A dedicated psychiatric social worker, Robbyn Panitch, has died a violent death on the job at a Los Angeles County mental-health clinic in Santa Monica. She knew the dangers of working among the damaged members of society, but she continued to help--as those in her profession feel called to do. For that service and the horrible sacrifice that it has entailed, her family and friends deserve the public's sympathy and respect.
Random killing is common today in many urban areas, including Los Angeles. Murder can occur anywhere--in a schoolyard, a Skid Row alley or a suburban home. But the social worker died in a mental-health clinic, and that means taking stock of the system to find some meaning deeper than the shock of the moment.
The central problem is that the state of California has backed away from its responsibilityto the mentally ill, one that neither it nor any state has handled particularly well. For decades states met the responsibility by putting the mentally ill in warehouses that they called hospitals. Community-based clinics were supposed to be an improvement, but, because there is neither money nor political leadership to support such programs, many of the mentally ill rarely receive help. Many also wind up living on the streets.
It is the chronically mentally ill who need care most desperately. Some can function without risking harm to others or to themselves if they receive regular treatment. But they live in limbo, neither so gravely disabled that they can be committed for more than a few days to state hospitals nor legally entitled to care anywhere else.
The California Psychiatric Assn. is proposing legislation to make outpatient treatment mandatory for people in this group who respond to treatment but who lapse into old patterns of behavior unless they are in an organized, required program.
For many people, though, even treatment that would come close to matching the original concept of community-based care in clinics will always come too late unless the state also provides a comprehensive, and costly, treatment and counseling program. The best time to begin treatment is in early stages of mental illness. But the people who need this early treatment, many of them teenagers, are the very ones who will suffer if several local mental-health clinics are closed because the state will not make the extra effort to come up with the $18 million that it will take to keep them open. Their illnesses will not necessarily get worse, to be sure, but the familiar, reassuring people who have helped them in the past will not be there when they encounter their next crisis.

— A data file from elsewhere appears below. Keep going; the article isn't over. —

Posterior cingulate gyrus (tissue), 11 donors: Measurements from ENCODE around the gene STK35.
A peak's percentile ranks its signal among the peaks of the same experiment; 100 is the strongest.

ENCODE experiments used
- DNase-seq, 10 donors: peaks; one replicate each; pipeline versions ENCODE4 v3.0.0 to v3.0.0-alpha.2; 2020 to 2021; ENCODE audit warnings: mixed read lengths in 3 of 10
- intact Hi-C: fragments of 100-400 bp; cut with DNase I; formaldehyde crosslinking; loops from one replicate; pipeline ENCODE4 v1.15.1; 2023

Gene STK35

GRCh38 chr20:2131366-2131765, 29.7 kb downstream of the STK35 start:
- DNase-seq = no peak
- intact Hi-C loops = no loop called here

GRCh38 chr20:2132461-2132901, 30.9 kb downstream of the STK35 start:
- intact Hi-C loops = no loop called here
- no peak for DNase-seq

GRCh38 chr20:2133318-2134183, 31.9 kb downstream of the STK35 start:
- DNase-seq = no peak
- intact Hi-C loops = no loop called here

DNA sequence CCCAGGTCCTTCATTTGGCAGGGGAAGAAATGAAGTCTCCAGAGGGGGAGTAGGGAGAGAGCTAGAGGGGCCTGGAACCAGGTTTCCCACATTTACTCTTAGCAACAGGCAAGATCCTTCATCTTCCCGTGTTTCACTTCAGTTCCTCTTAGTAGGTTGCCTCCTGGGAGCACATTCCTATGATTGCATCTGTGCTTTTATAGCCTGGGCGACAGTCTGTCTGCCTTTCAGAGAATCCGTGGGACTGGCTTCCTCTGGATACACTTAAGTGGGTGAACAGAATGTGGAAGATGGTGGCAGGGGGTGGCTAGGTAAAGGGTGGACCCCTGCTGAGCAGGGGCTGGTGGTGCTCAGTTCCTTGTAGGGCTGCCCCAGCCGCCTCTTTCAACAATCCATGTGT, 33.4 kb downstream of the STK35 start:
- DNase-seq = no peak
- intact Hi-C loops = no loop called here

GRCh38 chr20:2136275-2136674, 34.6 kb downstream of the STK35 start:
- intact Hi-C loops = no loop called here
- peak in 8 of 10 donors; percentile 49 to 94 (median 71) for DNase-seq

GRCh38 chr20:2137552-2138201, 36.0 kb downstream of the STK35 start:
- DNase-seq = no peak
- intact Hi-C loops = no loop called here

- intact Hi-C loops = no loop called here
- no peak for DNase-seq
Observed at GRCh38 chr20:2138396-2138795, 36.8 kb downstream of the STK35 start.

Vastly expanded public support for county mental-health programs is required to ease caseloads for therapists so that they can give the required attention to all patients instead of spreading themselves too thin trying to provide at least some help to all of them. No society can ever protect its every member from harm, but more money might allow local clinics not only to expand their ability to help but also to increase the security of those in charge of helping.
The pressures on both the people treated by the mental-health system and those who work in it are tightening. For both professional and patient, increased public support can be a matter of life or death. Providing care for citizens unable to defend themselves from the private demons that they encounter day by day is a basic obligation of government. Since it has not been met, Sacramento must change--or face the demons of basic failure.